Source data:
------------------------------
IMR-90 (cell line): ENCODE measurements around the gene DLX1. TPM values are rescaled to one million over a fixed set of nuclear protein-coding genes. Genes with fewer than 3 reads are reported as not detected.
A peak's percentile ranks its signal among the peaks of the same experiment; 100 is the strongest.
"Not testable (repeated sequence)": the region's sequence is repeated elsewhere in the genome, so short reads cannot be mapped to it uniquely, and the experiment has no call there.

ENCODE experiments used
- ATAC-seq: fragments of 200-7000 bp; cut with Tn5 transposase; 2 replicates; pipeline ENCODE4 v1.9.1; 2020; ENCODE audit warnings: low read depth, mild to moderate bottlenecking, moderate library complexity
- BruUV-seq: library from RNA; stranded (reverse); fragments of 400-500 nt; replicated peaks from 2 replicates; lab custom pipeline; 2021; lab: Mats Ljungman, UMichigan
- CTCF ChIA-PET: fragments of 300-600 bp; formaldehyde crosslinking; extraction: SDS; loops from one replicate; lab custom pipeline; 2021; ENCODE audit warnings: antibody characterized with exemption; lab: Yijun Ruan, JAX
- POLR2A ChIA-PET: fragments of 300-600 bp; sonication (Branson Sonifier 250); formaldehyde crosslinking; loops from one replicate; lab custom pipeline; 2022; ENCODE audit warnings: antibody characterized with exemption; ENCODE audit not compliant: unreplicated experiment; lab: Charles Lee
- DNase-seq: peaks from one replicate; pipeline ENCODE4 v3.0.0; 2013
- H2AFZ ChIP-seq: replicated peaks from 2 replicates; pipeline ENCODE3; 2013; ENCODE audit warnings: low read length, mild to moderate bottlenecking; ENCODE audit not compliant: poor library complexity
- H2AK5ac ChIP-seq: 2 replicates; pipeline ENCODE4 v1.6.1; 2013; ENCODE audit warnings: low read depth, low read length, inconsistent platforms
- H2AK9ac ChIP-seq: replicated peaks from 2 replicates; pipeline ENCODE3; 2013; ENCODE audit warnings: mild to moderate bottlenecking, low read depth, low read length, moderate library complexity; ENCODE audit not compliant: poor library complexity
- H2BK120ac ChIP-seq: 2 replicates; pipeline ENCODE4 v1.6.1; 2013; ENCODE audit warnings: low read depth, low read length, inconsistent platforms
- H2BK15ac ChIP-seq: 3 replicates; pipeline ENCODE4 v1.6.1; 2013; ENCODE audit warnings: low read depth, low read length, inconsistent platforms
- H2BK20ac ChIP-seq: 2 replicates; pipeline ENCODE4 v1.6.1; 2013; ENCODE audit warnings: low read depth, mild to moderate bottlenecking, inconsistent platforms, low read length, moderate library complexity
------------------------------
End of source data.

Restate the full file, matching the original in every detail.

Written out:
IMR-90 (cell line): ENCODE measurements around the gene DLX1. TPM values are rescaled to one million over a fixed set of nuclear protein-coding genes. Genes with fewer than 3 reads are reported as not detected.
A peak's percentile ranks its signal among the peaks of the same experiment; 100 is the strongest.
"Not testable (repeated sequence)": the region's sequence is repeated elsewhere in the genome, so short reads cannot be mapped to it uniquely, and the experiment has no call there.

ENCODE experiments used
- ATAC-seq: fragments of 200-7000 bp; cut with Tn5 transposase; 2 replicates; pipeline ENCODE4 v1.9.1; 2020; ENCODE audit warnings: low read depth, mild to moderate bottlenecking, moderate library complexity
- BruUV-seq: library from RNA; stranded (reverse); fragments of 400-500 nt; replicated peaks from 2 replicates; lab custom pipeline; 2021; lab: Mats Ljungman, UMichigan
- CTCF ChIA-PET: fragments of 300-600 bp; formaldehyde crosslinking; extraction: SDS; loops from one replicate; lab custom pipeline; 2021; ENCODE audit warnings: antibody characterized with exemption; lab: Yijun Ruan, JAX
- POLR2A ChIA-PET: fragments of 300-600 bp; sonication (Branson Sonifier 250); formaldehyde crosslinking; loops from one replicate; lab custom pipeline; 2022; ENCODE audit warnings: antibody characterized with exemption; ENCODE audit not compliant: unreplicated experiment; lab: Charles Lee
- DNase-seq: peaks from one replicate; pipeline ENCODE4 v3.0.0; 2013
- H2AFZ ChIP-seq: replicated peaks from 2 replicates; pipeline ENCODE3; 2013; ENCODE audit warnings: low read length, mild to moderate bottlenecking; ENCODE audit not compliant: poor library complexity
- H2AK5ac ChIP-seq: 2 replicates; pipeline ENCODE4 v1.6.1; 2013; ENCODE audit warnings: low read depth, low read length, inconsistent platforms
- H2AK9ac ChIP-seq: replicated peaks from 2 replicates; pipeline ENCODE3; 2013; ENCODE audit warnings: mild to moderate bottlenecking, low read depth, low read length, moderate library complexity; ENCODE audit not compliant: poor library complexity
- H2BK120ac ChIP-seq: 2 replicates; pipeline ENCODE4 v1.6.1; 2013; ENCODE audit warnings: low read depth, low read length, inconsistent platforms
- H2BK15ac ChIP-seq: 3 replicates; pipeline ENCODE4 v1.6.1; 2013; ENCODE audit warnings: low read depth, low read length, inconsistent platforms
- H2BK20ac ChIP-seq: 2 replicates; pipeline ENCODE4 v1.6.1; 2013; ENCODE audit warnings: low read depth, mild to moderate bottlenecking, inconsistent platforms, low read length, moderate library complexity